Solving your child’s sleep problems

Solving Your Toddler’s Sleep Problems

You spend the infant years anxiously awaiting the day your baby starts sleeping through the night. But for some kids, easy sleep never comes and night time wakings continue into the toddler years. If you’re struggling with a toddler who won’t sleep, you’re not alone.

The American Sleep Association identifies three common causes of sleep problems in toddlers:

Sleep onset association: If you comfort your child until he falls asleep, you’re unwittingly creating inappropriate sleep onset associations. Sleep onset associations are the conditions your child needs to fall asleep. If your child can only fall asleep while being rocked or having his back rubbed, he’ll be unable to return to sleep independently after night time wakings. To solve this sleep problem, parents must teach children how to comfort themselves and sleep on their own.

Night time eating and drinking:

Night time feedings are a normal part of infanthood. However, night time feedings become a problem when a child needs to eat or drink in order to fall asleep or wakes hungry in the middle of the night. Parents can eliminate the association between feeding and sleep by either going cold turkey or gradually reducing night time feedings until their child’s eating patterns have normalized.

Limit-setting problems: Limit-setting struggles are a defining feature of the toddler years, and bedtime is no exception. Limit-setting problems arise when parents give into children’s attempts at avoiding bedtime. Parents can prevent or solve limit-setting problems by adhering to a regular bedtime routine and employing strategies to stop their child from leaving bed.

These aren’t the only factors that could prevent your toddler from sleeping soundly. Environmental factors are a common cause of sleep problems, especially if your toddler is going to bed while the rest of the family is awake and active. As the parent, it’s up to you to create a bedroom environment that’s conducive to sleep. For the best sleep, your child’s bedroom should be cool, dark, and quiet.

Cool: According to Tuck, 65 to 70 degrees is the ideal temperature for a toddler’s bedroom. Program your home’s thermostat settings accordingly, and avoid overly-warm pyjamas and bedding.

Dark: Blackout curtains prevent daylight from entering your child’s bedroom, while a closed door keeps interior lighting out. If your child needs a nightlight to feel safe, opt for a red-toned light, because it won’t disrupt sleep like white and blue lights.

Quiet: If any of your little ones share a bedroom, make sure you establish a sleep schedule that ensures the youngest roommate with the earlier bedtime has exclusive use of the room once it’s bedtime. Their sibling should not be able to use the room for play after his sibling goes down. Additionally, a fan or white noise machine provides light background noise so your child isn’t distracted by the sounds of family moving about or neighbours mingling outside. Don’t use TV as background noise, because light emitted from electronic devices is known to disrupt sleep.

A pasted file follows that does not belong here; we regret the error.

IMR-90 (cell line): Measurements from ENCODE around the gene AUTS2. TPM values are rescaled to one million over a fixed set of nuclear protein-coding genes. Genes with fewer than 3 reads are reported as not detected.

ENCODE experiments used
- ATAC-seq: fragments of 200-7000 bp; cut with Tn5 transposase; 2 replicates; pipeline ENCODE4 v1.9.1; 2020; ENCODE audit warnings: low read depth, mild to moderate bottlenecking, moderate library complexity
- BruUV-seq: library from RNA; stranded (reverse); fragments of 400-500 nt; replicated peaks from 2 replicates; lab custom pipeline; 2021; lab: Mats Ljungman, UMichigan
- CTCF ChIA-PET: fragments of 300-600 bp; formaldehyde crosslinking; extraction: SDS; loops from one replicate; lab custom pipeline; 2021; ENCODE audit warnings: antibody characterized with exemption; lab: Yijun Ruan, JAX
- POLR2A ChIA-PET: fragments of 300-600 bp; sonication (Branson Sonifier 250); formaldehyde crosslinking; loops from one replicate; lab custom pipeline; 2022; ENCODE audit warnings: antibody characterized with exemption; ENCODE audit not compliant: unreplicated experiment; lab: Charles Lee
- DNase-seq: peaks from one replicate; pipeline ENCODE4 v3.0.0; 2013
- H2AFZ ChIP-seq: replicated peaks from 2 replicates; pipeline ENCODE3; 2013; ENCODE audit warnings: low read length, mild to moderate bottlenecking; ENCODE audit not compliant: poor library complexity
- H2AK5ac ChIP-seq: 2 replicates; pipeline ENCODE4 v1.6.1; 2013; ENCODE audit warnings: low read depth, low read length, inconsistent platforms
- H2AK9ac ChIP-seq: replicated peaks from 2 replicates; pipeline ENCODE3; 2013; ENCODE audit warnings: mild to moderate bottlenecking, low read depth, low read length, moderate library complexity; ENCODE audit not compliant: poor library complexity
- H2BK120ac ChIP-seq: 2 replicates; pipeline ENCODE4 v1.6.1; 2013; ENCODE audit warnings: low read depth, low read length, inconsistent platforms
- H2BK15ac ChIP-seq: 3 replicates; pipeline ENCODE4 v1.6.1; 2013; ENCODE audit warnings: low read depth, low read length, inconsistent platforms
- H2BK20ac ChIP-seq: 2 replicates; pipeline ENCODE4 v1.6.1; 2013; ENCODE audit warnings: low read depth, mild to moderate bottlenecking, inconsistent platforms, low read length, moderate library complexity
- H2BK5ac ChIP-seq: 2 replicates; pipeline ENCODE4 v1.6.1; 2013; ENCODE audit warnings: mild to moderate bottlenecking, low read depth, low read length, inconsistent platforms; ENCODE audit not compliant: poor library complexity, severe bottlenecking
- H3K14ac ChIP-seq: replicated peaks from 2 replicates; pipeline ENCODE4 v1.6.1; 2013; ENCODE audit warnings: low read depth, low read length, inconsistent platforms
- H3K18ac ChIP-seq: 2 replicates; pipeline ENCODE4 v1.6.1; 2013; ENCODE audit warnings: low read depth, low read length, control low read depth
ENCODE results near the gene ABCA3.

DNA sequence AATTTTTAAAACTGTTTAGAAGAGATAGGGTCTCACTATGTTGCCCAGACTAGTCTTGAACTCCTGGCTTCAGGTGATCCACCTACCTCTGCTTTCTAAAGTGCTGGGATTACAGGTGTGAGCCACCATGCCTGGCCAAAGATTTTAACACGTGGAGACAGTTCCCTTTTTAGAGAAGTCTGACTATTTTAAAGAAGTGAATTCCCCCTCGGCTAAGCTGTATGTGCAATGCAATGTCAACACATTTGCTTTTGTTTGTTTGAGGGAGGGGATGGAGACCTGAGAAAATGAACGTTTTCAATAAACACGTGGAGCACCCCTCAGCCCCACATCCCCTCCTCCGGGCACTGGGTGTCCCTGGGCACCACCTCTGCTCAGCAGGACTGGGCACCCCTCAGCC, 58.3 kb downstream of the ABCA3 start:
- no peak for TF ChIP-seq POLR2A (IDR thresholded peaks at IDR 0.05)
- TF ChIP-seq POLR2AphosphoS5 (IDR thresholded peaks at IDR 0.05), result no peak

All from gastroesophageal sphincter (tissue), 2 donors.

If you’ve made these changes and your child continues to have sleep problems, consider whether his sleep schedule needs adjusting. Parents.com explains that, by the age of 2, one nap per day is enough daytime rest for most children. If your child naps too frequently or for too long, he’ll have trouble falling asleep at night.

Parents should also prepare their toddlers for sleep with a relaxing bedtime routine. Avoid exciting activities late in the day, instead occupying pre-bedtime hours with low-key activities like reading or drawing. As bedtime nears, follow predictable rituals that signal to your child it’s time to wind down. This may include taking a warm bath, brushing teeth and hearing a story, but avoid activities that increase your child’s heart rate. These changes will help your toddler go to bed easily and sleep soundly, but don’t expect dramatic change overnight. It takes time for children to adjust to new rules and routines.

In the meantime, keep your toddler safe in bed by switching to a twin bed. If your child tries to escape from a crib at night, he could be seriously injured. An extra-tall baby gate keeps your child in his bedroom without the safety risk of a crib. While you could buy a compact toddler bed for your little one, a twin bed is more cost-effective because it can be used as long as your child is under the height of 5’9”.

As a parent, a child’s sleep problems can be incredibly frustrating. However, it’s important to remember that bedtime is often a scary and frustrating time for toddlers, too. Stay patient as you work through your child’s sleep problems so you achieve sound sleep without adding to bedtime anxiety.

Image via pexels

Written by Befriend your Doc

Spirohealth is happy to check your little one for anything that may be affecting their sleep cycles from a nervous system perspective. Contact us here

Share this:

Comments

comments